Dave Mordini and the Uncertain Modern Self
Mordini creates social commentary through object-based installation art. The artist is inspired by punk, dark humor, camp and posthumanism. “My work transitions from the refined to the dark, it’s sometimes subtle and others direct. I like to play among all of these worlds going back to Mozart and forward to hardcore punk,” Mordini explains. 
His work is often fun and playful while maintaining a dark underbelly. He creates body parts that are human-like, but they are not human. They are actually alien, and frequently mistaken for human. Mordini says, “They are ‘the others.’ That otherness creates a fluid anxiety that I find compelling.”
Repetition is a common theme throughout Mordini’s work. The artist is attracted to industrial repetition and the alienating experiences that multiples can create. “I like exploring the unique qualities found in repetition. The more things are similar, with subtle differences, the more it draws in people’s attention as they work to identify those differences within the similarities.” The artist explains: “Brian Eno says it best – ‘Repetition is a form of change’.”
Recently Mordini’s work has been going through a transition as he moves into more political and social art. “Things are so absurd and dangerous in the world right now, that I think I have to be blunt and direct,” Mordini reflects. “The convenience of subtly and nuance have become too costly. Hardcore, political punk rock was part and parcel of my self-development, and by extension, my art. I am now reclaiming those dark, punky, and pointed roots. We have entered ‘Bizzaro World’ and my work reflects that.”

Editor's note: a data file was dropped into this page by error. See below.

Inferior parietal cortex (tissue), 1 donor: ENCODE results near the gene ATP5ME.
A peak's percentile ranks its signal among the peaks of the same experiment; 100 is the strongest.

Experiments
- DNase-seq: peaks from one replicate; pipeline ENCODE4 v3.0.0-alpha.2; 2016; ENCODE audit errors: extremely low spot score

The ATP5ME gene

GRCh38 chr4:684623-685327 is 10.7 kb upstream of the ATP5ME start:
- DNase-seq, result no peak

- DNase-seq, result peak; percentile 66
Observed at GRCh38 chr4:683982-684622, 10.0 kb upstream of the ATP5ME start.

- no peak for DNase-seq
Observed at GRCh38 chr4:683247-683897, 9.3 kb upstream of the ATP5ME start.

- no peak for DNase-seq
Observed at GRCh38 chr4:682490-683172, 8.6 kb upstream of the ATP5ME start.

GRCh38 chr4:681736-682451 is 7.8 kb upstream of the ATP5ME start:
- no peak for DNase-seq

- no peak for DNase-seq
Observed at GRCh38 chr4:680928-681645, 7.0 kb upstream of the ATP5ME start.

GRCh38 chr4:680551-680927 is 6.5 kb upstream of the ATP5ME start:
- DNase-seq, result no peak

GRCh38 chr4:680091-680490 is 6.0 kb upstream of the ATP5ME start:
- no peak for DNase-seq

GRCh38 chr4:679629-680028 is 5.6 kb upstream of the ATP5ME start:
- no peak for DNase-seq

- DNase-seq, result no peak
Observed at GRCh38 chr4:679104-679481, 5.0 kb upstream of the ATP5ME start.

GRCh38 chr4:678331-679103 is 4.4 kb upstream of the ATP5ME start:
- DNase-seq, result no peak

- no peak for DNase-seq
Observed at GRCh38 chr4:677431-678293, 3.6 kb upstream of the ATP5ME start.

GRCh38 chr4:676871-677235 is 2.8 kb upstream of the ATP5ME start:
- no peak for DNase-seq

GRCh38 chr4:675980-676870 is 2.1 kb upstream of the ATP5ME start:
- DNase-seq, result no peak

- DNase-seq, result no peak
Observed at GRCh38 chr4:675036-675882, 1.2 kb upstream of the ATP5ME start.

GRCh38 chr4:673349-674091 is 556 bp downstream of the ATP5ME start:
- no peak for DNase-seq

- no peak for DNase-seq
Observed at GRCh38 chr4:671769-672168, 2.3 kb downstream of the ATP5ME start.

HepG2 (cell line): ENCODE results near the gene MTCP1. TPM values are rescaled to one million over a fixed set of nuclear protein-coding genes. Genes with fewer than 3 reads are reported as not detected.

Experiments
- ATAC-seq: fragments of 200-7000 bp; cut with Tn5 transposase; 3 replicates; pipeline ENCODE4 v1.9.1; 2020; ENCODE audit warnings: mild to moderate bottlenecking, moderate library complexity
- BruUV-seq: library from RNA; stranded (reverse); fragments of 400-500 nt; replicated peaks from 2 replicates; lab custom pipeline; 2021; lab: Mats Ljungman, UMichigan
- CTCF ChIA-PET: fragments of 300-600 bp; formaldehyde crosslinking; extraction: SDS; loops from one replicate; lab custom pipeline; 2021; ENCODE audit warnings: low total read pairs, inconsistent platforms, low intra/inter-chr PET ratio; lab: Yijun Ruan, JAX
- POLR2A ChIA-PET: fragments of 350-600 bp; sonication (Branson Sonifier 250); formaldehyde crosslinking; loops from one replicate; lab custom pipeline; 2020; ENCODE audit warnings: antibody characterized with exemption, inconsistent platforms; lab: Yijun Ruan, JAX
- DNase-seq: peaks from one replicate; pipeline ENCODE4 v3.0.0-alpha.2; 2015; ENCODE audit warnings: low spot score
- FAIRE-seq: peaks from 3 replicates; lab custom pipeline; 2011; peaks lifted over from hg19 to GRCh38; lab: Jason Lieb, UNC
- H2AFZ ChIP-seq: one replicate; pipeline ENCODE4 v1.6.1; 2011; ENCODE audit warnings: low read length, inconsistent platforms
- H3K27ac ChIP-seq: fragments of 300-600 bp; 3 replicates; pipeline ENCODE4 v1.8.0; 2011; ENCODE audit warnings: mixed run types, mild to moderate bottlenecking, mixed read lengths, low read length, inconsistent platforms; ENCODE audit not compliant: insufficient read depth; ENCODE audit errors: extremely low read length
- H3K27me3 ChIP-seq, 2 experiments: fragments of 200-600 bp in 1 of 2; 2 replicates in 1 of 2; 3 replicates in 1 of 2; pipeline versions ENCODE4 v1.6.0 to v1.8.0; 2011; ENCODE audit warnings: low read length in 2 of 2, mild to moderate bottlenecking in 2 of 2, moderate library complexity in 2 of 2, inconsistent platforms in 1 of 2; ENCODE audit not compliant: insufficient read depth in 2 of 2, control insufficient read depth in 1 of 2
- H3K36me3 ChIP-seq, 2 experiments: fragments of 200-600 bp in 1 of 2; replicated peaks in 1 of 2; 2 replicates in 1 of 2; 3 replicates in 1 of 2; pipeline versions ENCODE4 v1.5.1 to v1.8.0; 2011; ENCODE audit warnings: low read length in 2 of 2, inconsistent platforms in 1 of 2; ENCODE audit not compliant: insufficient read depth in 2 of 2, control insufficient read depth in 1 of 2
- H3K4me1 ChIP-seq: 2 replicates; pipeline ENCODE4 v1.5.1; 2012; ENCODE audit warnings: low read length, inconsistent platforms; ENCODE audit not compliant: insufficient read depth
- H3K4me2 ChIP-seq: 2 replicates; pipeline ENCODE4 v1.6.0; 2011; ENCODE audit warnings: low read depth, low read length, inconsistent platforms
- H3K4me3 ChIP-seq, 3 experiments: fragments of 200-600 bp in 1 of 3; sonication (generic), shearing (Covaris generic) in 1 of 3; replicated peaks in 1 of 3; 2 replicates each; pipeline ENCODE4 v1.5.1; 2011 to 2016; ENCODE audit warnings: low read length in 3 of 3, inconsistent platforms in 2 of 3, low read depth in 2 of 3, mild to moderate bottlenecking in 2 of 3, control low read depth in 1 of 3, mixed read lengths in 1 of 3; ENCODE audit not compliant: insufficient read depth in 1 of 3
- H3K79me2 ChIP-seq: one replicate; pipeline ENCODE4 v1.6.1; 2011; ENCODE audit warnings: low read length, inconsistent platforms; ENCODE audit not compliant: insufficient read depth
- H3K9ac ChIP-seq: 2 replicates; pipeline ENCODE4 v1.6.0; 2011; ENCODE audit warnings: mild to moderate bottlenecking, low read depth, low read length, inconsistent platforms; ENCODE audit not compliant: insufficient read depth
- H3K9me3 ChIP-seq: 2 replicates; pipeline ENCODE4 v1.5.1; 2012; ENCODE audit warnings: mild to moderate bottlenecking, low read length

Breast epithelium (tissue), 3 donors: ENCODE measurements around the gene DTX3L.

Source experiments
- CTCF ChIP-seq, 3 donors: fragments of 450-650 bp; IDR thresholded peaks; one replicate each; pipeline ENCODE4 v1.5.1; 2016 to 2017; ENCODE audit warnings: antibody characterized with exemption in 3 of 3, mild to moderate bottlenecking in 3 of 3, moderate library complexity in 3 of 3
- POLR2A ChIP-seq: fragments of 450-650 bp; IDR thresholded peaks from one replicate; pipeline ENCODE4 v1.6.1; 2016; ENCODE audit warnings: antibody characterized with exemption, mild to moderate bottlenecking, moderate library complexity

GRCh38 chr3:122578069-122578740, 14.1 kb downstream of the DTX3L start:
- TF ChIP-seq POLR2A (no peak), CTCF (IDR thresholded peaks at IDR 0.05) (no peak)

David Mordini is an artist who lives and works in the Washington Metropolitan Area. He received his BFA from the Corcoran College of Art and Design in 1995. Mordini’s work was originally selected as part of the permanent collection of the Corcoran Gallery of Art, and now is held in the permanent collection at American University. He has served on the boards of The Washington Project for the Arts and the Washington Sculptors Group.
In 2015, Mordini co-founded Otis Street Arts Project, and is now its sole proprietor and director. This Maryland-based art space features artists’ studios, galleries, and a workshop/maker space. OSAP has quickly become an important community gathering and arts exhibition space in the DC metro area.
In recent years, Mordini has been exploring the incorporation of cutting-edge technologies, like 3D scanning and printing, into his work. He has also been returning to his punk-rock culture roots, presenting edgier, more politically pointed work, often with darkly humorous themes.
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